Release Date: May 24, 2013
BUFFALO, N.Y. – The Hon. Professor Heneri Dzinotyiweyi, Zimbabwe minister of science and technology development, visited Buffalo on Tuesday, Feb. 19, to tour two University at Buffalo research facilities and discuss the vision and implementation strategy for the Zimbabwe International Nanotechnology Center (ZINC) with officials at UB, its primary academic partner.
Dzinotyiweyi visited the Institute for Lasers, Photonics and Biophotonics (ILPB) and then toured UB’s New York State Center of Excellence in Bioinformatics and Life Sciences.
His visit was coordinated by Paras Prasad, PhD, SUNY Distinguished Professor in the Departments of Chemistry, Physics, Medicine and Electrical Engineering; Samuel P. Capen Chair of Chemistry; and executive director of the ILPB, and Gene D. Morse, PharmD, professor of pharmacy practice and associate director of the Center of Excellence and director of the Translational Pharmacy Research Core.
“Professor Dzinotyiweyi’s visits to the ILPB, as well as the center, provided an opportunity for faculty leaders, regional scientists and public officials to discuss the recently announced international collaboration of UB and ZINC,” says Morse.
In 2009, Morse received a National Institutes of Health (NIH) Fogarty International Center AIDS International Training and Research Program (AITRP) Award. The program consists of a partnership with the University of Zimbabwe and establishes an international HIV Clinical Pharmacology Fellowship program. This award has energized the faculty and students at the University of Zimbabwe and has become a centerpiece for capacity building in the region.
With 14 percent of Zimbabwe's population living with HIV/AIDS and tuberculosis as a co-infection, the need for new drugs and new formulations of available treatments is crucial.
ZINC emerged from the UB-UZ AITRP collaboration with the ILPB and COE, and was launched as a national nanotechnology research program with the University of Zimbabwe and Chinhoyi University of Technology to address the need for new pharmacological approaches to HIV/AIDS and tuberculosis.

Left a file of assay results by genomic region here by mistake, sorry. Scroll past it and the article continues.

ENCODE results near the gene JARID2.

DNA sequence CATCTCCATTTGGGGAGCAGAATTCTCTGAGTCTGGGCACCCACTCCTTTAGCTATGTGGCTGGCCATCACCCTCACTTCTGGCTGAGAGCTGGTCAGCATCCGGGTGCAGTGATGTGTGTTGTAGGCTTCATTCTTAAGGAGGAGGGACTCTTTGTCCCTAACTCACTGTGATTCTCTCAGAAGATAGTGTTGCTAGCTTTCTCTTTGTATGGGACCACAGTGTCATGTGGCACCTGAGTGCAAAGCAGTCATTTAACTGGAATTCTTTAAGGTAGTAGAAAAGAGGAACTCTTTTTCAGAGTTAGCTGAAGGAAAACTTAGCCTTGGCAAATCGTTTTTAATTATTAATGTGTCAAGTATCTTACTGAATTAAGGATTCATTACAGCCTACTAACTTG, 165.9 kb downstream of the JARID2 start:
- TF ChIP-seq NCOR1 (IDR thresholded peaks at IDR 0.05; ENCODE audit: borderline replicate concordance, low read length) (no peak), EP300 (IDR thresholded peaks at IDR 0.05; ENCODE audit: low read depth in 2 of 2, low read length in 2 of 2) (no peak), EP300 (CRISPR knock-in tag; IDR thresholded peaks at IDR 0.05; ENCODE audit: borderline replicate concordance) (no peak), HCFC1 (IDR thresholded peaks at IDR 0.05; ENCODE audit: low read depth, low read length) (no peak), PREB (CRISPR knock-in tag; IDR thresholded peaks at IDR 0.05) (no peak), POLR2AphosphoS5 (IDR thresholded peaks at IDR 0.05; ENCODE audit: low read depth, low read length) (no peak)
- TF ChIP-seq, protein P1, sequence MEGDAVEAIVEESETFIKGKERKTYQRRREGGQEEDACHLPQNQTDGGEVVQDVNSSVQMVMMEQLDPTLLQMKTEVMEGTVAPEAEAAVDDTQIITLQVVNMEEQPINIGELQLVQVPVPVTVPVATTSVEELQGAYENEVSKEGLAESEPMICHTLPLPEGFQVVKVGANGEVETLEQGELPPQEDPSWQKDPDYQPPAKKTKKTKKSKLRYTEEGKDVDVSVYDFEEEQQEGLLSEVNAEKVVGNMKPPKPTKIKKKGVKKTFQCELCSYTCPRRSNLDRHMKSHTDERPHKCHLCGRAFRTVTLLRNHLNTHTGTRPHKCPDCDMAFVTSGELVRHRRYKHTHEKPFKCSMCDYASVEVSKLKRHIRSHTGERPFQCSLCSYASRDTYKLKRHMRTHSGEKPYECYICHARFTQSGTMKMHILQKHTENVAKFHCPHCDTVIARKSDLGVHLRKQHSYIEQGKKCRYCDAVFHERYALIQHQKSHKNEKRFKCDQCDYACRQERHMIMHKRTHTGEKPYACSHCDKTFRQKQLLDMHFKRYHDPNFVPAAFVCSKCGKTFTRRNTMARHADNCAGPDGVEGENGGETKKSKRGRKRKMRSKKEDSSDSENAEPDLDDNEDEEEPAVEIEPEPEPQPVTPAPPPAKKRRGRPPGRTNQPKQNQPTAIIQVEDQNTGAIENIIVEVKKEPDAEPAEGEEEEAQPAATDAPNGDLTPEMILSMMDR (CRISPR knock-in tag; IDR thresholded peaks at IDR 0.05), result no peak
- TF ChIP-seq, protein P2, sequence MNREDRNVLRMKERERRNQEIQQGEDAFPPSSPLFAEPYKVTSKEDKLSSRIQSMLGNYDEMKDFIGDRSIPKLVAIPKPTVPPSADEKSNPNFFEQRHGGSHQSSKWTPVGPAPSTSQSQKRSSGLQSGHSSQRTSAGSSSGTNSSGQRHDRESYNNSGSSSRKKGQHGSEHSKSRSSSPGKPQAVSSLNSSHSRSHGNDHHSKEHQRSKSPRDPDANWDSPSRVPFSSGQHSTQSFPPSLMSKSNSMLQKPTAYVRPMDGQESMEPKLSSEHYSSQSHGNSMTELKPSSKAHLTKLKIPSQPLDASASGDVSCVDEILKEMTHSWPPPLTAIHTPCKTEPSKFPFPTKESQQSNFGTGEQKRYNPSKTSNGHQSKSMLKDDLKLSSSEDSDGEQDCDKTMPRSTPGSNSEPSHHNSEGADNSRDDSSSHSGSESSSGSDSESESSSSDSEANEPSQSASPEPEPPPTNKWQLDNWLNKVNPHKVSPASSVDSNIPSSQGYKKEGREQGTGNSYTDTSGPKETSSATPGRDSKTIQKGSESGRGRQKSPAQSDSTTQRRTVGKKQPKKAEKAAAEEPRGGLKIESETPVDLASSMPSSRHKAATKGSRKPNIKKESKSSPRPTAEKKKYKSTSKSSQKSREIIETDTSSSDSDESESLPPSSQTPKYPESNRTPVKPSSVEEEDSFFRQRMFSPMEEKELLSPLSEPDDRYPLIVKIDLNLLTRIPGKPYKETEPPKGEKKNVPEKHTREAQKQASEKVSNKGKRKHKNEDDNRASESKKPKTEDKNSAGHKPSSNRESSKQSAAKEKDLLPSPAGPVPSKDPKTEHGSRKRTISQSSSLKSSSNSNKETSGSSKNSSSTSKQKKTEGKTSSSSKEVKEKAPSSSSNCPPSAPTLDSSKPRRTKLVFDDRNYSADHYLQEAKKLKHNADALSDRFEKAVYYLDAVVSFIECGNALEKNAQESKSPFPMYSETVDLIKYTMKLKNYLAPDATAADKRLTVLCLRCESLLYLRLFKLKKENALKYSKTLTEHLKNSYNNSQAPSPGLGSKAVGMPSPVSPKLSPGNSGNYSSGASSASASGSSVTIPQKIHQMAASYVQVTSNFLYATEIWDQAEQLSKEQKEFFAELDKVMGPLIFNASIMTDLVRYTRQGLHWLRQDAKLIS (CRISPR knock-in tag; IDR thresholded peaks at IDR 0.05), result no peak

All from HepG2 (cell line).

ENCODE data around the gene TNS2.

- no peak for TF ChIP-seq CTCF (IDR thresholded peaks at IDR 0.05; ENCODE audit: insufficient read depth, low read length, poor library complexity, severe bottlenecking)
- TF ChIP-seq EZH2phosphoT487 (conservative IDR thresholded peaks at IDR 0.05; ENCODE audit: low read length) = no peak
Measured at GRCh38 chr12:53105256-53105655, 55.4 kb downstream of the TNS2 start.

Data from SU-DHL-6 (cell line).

UB’s role in the ZINC partnership will be to provide training to young scientists and students in Zimbabwe in multiple areas within nanotechnology.
Nanoparticles have become important to the equation of new HIV/AIDS drug development because they can provide effective treatment options with shortened duration of therapy, reduced systemic side effects and limited development of drug resistance.
“In other words,” says Morse, “the development of nanoparticle formulations will target TB medications to be preferentially delivered to lung tissue (where the infection is), while reducing systemic exposure that is associated with drug toxicity.”
The next steps in the UB-ZINC partnership will include identifying research areas of common interest to Zimbabwe and prioritizing them according to the country’s needs.
“In order to assess those needs, we are having a public symposium in Harare on March 18 and 19 that will include representatives from government, academia and the community,” says Morse.
He adds that among the challenges UB researchers face in working with any group like ZINC, which is on the other side of the globe, is establishing a good collaborative environment and funding the initiative.
To address this, Morse says multiple meetings are being scheduled in Buffalo and Harare to allow participants from all institutions to meet. For funding, Morse notes that government and privately sourced funding initiatives are being organized.
“ZINC represents a significant advance in UB’s involvement with Zimbabwe research training and capacity building, especially with the addition of Dr. Prasad and Dr. Cartwright’s expertise,” Morse says.
“Also, having ZINC collaborate with UB’s ILPB and Center of Excellence creates a synergistic initiative that will have an impact on Western New York research and development, as well as economic development locally and globally”
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